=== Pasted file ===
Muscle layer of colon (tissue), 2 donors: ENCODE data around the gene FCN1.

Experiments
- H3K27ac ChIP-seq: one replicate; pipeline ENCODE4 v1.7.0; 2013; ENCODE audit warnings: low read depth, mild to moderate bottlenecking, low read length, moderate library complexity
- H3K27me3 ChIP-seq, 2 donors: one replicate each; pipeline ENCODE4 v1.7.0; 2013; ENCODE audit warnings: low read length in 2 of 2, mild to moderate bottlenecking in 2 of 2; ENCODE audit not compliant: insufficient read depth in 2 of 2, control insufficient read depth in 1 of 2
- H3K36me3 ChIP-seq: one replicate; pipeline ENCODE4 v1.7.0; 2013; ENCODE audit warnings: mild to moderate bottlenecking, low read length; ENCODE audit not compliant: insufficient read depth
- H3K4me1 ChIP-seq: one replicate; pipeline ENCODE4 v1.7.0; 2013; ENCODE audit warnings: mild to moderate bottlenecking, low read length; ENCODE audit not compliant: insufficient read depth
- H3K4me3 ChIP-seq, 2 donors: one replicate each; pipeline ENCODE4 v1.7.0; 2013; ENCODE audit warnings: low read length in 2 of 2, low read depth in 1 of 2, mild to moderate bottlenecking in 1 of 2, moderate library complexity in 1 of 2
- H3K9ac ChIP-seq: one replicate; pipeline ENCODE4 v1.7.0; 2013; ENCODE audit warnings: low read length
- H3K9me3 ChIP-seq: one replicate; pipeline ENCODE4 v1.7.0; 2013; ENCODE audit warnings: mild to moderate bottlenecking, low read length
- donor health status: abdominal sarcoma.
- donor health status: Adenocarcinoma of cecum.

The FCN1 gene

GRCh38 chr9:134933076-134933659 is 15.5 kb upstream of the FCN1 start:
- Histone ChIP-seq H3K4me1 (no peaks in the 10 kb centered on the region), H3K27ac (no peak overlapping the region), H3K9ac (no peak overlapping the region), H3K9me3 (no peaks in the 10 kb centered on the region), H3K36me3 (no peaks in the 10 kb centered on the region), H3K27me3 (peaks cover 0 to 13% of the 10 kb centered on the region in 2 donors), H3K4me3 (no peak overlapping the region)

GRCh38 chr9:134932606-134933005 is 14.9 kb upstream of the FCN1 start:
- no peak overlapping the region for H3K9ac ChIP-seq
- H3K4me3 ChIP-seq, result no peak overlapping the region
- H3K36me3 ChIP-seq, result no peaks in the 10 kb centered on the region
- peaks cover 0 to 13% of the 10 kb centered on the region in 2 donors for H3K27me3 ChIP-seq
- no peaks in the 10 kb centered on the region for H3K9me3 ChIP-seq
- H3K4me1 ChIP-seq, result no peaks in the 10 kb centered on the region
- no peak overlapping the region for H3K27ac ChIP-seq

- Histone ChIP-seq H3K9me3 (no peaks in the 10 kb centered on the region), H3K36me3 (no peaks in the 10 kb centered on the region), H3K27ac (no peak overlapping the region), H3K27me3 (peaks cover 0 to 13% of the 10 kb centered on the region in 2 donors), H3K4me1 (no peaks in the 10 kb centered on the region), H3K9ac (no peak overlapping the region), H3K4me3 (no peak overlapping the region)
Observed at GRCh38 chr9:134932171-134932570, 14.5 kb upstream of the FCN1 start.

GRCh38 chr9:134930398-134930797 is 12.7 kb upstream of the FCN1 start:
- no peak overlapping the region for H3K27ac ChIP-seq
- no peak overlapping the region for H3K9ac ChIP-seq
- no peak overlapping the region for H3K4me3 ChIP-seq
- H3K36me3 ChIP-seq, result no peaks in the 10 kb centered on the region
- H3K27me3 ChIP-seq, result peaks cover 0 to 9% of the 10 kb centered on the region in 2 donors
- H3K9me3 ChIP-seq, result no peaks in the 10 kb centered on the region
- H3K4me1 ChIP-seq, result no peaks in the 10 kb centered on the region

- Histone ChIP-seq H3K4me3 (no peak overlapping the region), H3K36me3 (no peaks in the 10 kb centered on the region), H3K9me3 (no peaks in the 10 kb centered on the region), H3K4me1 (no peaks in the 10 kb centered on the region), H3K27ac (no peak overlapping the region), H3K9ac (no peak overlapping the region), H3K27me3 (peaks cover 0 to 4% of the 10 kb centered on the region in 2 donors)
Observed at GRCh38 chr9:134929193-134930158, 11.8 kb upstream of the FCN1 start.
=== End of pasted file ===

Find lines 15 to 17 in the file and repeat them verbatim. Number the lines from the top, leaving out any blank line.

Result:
GRCh38 chr9:134932606-134933005 is 14.9 kb upstream of the FCN1 start:
- no peak overlapping the region for H3K9ac ChIP-seq
- H3K4me3 ChIP-seq, result no peak overlapping the region